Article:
AB-2257 Exempts More Occupations from California’s Strict Independent Contractor Law
- September 16, 2020
On September 4, 2020, Governor Gavin Newsom approved AB-2257, which expands the occupations and business relationships that are exempt from the “ABC test,” which was established by AB-5.
In 2019, the California State Assembly passed AB-5, enacting stricter laws to avoid the misclassification of workers as independent contractors, which effectively provided less protections for independent contractors. AB-5 codified the “ABC test” from the 2018 California Supreme Court decision in Dynamex West Operations, Inc. v. Superior Court. Under the “ABC test”, a worker is classified as an employee unless all three of the following factors are satisfied: (A) the worker has the right to control his or her own work performance; (B) the worker performs tasks outside of the employer’s typical course of business; and (C) the worker does similar work in an independently established business or trade. AB-5 provided exemptions for certain professions; however, the new independent contractor law presented unique difficulties for businesses and workers in many other industries.
AB-2257 helps clarify which industries and occupations the ABC test should be applied to, while creating additional exemptions in other professions. Exempt workers’ employment classifications should be analyzed under the multifactor test established in the 1989 California Supreme Court case, S. G. Borello & Sons, Inc. v. Department of Industrial Relations. AB-2257 provides that the multifactor test, rather than the ABC test, should apply to the following occupations or relationships: business-to-business contracting relationships; referral agency and service provider relationships; writer and multimedia professionals; music industry professionals; performing arts professionals; data aggregators; individuals providing certain services in insurance and finance; individuals providing appraisal services; home inspectors or manufactured house salesperson; registered professional foresters; individuals engaged in an international exchange visitor program in compliance with the federal government and federal regulations; and competition judges.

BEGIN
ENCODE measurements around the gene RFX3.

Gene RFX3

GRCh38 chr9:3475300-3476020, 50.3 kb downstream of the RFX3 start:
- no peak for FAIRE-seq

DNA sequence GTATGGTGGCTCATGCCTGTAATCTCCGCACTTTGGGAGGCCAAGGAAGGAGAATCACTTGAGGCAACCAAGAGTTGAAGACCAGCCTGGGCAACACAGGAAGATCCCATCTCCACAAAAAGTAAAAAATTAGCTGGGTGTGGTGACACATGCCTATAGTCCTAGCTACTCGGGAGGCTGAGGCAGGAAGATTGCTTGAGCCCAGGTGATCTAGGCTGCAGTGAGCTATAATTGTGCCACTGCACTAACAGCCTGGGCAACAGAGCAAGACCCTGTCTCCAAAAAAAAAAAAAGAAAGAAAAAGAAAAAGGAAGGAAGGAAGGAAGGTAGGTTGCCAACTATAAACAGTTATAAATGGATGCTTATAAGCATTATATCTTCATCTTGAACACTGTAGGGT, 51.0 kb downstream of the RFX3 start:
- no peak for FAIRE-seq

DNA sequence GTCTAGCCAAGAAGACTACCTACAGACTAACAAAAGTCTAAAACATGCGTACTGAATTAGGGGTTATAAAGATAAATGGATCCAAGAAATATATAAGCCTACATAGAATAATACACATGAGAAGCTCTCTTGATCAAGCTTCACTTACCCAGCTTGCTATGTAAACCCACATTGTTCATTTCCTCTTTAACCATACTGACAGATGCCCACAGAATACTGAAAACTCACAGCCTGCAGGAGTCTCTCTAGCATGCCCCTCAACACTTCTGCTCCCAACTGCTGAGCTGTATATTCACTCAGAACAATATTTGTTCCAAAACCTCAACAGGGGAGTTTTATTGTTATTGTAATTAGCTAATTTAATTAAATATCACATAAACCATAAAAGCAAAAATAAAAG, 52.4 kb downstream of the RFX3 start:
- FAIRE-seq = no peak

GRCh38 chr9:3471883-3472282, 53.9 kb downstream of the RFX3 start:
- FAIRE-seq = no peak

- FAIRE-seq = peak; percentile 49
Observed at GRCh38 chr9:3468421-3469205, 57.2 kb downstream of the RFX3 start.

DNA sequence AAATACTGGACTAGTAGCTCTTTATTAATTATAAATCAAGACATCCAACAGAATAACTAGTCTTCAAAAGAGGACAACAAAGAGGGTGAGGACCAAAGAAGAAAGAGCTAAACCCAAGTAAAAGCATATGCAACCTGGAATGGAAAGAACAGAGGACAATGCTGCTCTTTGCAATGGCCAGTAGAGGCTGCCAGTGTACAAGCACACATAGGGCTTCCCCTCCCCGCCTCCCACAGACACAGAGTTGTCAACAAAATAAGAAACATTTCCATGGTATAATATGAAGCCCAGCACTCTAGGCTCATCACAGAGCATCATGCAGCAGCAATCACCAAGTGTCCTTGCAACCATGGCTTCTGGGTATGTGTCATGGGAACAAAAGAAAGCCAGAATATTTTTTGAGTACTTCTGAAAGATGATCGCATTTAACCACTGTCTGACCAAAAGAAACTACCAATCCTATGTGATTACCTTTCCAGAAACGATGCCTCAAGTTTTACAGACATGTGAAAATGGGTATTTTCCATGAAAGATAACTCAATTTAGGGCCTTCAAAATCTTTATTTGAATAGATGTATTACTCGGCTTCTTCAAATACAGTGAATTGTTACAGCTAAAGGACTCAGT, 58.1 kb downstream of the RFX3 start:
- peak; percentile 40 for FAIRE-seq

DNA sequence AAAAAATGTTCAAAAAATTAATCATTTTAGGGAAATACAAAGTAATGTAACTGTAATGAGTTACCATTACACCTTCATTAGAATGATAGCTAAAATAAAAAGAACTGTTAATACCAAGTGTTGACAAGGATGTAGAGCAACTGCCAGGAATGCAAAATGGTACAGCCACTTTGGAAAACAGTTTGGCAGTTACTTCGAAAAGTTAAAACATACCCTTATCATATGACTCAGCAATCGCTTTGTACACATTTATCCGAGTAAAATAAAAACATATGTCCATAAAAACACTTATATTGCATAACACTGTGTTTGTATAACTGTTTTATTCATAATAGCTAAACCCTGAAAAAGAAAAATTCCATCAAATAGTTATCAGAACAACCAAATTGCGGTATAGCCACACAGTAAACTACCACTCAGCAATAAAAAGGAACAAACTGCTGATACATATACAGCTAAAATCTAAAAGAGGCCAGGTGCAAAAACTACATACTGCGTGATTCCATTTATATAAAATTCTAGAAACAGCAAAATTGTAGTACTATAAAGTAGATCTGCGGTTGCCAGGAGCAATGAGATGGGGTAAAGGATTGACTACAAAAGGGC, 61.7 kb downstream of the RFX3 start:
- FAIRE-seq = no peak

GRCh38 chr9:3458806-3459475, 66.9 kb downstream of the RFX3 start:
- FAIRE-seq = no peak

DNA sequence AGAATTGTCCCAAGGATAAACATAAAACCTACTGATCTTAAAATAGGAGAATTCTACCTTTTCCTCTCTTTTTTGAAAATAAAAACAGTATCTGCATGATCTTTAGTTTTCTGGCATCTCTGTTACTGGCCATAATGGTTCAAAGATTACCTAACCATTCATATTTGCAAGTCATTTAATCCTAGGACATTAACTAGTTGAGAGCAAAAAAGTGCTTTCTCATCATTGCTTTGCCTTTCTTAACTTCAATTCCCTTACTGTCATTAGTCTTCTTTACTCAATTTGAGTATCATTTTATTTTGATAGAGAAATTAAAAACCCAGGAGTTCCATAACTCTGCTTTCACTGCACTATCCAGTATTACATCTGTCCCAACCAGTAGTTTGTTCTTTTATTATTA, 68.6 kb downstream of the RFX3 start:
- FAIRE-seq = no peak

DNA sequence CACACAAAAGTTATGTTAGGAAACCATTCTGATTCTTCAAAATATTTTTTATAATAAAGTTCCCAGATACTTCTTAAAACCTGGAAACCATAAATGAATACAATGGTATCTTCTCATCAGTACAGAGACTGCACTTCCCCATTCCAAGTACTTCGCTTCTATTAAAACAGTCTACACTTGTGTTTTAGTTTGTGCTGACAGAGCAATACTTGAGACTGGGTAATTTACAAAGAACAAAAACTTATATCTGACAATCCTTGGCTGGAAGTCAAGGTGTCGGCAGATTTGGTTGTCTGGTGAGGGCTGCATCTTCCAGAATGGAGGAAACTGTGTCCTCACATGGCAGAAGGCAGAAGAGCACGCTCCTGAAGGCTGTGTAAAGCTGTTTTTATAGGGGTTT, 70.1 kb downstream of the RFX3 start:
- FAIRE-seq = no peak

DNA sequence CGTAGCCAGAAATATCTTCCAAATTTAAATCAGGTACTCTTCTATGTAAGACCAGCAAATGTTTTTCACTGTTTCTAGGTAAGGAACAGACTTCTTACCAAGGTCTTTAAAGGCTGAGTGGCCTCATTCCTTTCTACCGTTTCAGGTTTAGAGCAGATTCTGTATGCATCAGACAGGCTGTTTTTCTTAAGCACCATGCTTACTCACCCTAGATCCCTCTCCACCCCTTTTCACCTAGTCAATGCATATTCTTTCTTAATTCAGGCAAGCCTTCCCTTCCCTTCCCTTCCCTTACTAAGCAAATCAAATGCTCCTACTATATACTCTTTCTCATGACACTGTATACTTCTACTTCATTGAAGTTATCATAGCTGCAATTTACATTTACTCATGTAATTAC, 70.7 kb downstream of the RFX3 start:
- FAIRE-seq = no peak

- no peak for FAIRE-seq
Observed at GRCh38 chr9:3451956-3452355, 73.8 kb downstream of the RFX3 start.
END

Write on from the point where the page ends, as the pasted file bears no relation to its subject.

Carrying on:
Although AB-2257 clarifies the protections and exemptions to be provided under California Labor Law, businesses and workers should consult an attorney before establishing a worker classification.
This post is for informational purposes only, and merely recites the general rules of the road. Many legal rules have exceptions, and every case is unique. Never rely solely on a blog post in evaluating your situation — always contact a business attorney when your legal rights and obligations are on the line.